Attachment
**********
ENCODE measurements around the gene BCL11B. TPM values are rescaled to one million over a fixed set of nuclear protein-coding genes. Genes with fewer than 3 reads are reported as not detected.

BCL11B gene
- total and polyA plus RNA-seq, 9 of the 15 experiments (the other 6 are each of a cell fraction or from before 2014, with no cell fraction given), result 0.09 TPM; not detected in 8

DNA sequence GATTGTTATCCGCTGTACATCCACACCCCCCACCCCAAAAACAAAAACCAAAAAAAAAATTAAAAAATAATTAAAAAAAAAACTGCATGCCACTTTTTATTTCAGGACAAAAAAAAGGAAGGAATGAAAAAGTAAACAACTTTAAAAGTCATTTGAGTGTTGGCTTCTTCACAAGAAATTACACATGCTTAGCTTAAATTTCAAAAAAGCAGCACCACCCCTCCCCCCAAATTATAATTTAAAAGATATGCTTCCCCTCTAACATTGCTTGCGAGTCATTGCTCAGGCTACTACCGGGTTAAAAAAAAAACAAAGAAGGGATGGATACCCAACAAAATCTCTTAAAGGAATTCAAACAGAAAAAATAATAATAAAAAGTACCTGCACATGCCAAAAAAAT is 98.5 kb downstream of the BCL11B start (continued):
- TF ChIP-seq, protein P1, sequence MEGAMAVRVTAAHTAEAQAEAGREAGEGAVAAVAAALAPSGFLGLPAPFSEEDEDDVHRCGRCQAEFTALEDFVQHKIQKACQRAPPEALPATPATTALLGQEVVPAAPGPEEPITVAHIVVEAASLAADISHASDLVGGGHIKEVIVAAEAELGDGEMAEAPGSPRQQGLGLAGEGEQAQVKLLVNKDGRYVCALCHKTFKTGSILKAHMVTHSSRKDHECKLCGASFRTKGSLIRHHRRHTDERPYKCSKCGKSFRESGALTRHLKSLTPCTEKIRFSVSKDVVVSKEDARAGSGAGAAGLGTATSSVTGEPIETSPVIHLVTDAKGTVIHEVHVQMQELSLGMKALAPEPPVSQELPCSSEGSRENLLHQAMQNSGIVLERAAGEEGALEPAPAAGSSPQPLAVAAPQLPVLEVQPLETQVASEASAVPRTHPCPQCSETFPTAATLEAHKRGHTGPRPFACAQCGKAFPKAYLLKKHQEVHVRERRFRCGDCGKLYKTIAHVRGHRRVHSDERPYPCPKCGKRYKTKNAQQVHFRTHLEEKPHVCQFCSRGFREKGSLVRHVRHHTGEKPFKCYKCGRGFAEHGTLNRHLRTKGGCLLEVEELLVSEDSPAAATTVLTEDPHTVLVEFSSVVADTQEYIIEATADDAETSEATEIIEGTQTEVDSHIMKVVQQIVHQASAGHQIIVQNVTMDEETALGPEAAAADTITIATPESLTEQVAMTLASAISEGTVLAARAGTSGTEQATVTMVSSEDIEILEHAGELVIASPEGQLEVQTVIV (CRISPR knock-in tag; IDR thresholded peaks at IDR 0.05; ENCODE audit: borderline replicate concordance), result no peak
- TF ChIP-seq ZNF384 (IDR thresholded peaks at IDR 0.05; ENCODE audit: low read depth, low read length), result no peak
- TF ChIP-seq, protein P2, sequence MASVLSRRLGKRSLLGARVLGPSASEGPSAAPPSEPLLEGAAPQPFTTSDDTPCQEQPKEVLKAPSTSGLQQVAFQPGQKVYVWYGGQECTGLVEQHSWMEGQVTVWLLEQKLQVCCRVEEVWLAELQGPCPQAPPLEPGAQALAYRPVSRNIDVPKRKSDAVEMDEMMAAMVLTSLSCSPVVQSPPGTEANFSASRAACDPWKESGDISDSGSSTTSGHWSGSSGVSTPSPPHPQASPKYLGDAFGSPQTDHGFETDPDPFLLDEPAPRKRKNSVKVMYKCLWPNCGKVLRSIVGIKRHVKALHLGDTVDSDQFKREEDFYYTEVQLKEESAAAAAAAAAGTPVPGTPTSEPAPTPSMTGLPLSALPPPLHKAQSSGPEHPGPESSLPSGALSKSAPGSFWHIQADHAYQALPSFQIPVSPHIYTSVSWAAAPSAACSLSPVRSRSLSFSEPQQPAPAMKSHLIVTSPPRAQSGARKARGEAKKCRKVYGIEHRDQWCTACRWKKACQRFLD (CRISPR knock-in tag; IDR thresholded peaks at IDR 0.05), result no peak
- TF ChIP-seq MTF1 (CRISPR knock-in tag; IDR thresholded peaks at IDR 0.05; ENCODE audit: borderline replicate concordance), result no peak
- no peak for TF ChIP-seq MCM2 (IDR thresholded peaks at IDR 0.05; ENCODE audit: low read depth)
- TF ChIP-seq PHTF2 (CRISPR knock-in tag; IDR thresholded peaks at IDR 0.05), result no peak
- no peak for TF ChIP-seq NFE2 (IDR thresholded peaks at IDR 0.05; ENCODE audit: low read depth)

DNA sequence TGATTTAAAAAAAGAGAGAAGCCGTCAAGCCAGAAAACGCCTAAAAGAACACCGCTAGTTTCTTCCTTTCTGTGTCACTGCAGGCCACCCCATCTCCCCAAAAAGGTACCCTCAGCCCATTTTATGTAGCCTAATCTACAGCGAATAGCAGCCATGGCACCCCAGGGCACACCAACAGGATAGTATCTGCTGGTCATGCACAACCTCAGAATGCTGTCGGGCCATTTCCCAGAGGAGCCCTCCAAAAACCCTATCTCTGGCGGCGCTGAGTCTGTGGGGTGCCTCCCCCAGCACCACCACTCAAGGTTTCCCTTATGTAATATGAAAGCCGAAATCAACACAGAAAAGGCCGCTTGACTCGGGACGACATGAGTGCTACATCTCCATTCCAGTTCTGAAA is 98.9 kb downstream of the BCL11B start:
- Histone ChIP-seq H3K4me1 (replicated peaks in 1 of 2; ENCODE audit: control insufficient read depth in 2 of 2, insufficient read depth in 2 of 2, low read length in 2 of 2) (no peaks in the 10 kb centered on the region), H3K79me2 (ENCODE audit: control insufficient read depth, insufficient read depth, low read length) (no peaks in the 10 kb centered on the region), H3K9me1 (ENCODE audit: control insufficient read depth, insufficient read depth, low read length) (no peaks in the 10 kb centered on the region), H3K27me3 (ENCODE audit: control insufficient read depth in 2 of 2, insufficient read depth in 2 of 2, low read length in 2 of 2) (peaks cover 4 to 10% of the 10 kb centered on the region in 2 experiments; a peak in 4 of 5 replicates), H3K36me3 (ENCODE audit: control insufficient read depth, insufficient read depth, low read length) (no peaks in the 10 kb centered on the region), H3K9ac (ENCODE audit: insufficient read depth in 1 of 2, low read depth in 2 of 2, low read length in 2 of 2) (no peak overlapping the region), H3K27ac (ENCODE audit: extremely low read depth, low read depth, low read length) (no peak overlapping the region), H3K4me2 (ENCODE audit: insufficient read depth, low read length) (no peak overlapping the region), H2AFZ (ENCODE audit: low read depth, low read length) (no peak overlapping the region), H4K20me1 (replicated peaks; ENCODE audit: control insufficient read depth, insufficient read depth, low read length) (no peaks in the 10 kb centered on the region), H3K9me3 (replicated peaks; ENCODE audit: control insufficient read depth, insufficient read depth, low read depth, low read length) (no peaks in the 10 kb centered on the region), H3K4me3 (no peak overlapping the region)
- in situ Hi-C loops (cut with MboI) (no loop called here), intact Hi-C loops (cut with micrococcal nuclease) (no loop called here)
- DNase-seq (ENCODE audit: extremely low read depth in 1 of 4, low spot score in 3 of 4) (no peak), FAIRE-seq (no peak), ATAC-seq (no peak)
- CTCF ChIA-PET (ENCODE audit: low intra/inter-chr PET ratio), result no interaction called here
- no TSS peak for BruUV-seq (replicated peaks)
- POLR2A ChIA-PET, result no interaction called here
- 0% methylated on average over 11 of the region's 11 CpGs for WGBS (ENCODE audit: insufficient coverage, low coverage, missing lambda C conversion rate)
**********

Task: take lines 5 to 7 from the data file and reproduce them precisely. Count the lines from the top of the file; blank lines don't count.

- TF ChIP-seq, protein P1, sequence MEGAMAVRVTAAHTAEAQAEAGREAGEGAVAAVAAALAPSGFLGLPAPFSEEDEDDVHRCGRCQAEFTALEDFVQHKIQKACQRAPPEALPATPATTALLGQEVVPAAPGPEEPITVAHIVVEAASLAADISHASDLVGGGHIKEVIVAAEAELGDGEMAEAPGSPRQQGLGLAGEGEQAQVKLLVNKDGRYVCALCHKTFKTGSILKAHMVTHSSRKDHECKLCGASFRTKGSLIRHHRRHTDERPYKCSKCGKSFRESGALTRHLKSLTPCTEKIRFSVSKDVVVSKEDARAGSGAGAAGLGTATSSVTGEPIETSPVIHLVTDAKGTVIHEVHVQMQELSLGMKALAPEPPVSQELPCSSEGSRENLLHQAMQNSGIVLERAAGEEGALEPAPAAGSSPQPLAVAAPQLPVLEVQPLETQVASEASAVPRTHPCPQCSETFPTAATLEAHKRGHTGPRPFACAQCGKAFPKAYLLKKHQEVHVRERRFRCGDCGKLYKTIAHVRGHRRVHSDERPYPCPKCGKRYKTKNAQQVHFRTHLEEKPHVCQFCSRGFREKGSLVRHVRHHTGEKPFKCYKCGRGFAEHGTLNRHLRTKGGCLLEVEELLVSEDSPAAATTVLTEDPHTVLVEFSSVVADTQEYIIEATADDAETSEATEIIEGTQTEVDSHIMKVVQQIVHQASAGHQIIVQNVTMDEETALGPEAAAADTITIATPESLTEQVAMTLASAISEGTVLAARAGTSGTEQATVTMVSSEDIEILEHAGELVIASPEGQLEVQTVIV (CRISPR knock-in tag; IDR thresholded peaks at IDR 0.05; ENCODE audit: borderline replicate concordance), result no peak
- TF ChIP-seq ZNF384 (IDR thresholded peaks at IDR 0.05; ENCODE audit: low read depth, low read length), result no peak
- TF ChIP-seq, protein P2, sequence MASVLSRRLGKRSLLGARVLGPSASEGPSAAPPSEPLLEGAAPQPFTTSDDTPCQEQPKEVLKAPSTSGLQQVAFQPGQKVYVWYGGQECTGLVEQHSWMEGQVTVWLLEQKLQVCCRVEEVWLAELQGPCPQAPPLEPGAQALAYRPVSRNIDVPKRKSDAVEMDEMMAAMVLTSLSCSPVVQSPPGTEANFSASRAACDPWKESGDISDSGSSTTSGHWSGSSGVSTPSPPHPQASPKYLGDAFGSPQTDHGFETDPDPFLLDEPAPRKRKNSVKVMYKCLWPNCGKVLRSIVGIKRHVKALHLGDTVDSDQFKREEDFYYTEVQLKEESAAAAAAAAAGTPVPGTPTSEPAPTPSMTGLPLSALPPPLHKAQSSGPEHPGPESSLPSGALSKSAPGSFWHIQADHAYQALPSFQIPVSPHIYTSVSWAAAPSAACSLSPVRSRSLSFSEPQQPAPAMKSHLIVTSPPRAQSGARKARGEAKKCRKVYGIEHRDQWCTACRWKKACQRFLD (CRISPR knock-in tag; IDR thresholded peaks at IDR 0.05), result no peak